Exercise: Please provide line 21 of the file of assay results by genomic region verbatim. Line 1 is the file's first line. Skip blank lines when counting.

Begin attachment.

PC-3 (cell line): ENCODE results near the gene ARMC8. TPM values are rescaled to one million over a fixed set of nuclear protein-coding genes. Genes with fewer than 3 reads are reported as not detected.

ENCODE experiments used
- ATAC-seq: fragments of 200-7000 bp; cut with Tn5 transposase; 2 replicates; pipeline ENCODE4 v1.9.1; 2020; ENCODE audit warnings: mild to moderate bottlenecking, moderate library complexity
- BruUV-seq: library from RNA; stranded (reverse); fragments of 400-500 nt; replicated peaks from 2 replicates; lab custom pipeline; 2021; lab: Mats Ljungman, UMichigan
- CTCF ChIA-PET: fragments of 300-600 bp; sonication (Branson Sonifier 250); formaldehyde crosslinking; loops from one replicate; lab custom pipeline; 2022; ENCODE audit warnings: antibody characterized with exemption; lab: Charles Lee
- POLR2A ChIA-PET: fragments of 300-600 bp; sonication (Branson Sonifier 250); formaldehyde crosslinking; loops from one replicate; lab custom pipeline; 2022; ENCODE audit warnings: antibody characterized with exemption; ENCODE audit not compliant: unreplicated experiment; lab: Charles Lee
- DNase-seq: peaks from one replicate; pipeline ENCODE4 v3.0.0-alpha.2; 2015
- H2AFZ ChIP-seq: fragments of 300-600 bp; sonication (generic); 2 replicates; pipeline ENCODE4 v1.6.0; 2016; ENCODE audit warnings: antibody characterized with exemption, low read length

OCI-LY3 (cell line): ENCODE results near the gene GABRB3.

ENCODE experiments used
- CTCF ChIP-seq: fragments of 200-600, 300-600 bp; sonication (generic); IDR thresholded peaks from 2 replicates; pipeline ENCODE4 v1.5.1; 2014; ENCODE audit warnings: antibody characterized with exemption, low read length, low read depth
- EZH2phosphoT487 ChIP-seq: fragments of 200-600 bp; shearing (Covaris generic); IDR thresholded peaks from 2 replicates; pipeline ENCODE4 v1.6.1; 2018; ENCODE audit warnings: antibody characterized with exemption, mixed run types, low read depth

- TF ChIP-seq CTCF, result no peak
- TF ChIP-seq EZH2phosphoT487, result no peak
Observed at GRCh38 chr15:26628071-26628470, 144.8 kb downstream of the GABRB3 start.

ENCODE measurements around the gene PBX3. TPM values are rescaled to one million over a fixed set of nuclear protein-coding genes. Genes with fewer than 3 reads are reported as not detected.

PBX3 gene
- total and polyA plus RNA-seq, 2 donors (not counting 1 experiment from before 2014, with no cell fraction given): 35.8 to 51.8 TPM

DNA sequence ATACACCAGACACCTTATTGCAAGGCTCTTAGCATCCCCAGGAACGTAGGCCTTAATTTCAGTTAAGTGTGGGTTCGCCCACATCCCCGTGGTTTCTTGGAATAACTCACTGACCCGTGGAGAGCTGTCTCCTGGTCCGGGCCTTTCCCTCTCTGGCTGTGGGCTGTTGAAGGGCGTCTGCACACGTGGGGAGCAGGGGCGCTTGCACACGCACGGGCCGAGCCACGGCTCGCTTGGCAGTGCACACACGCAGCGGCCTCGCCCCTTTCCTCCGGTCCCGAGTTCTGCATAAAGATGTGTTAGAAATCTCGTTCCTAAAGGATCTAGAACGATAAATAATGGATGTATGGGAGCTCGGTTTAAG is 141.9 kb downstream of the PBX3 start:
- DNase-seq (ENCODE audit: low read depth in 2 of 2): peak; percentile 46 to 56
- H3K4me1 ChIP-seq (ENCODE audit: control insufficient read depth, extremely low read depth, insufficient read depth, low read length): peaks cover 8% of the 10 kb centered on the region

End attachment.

- H3K4me1 ChIP-seq (ENCODE audit: control insufficient read depth, extremely low read depth, insufficient read depth, low read length): peaks cover 8% of the 10 kb centered on the region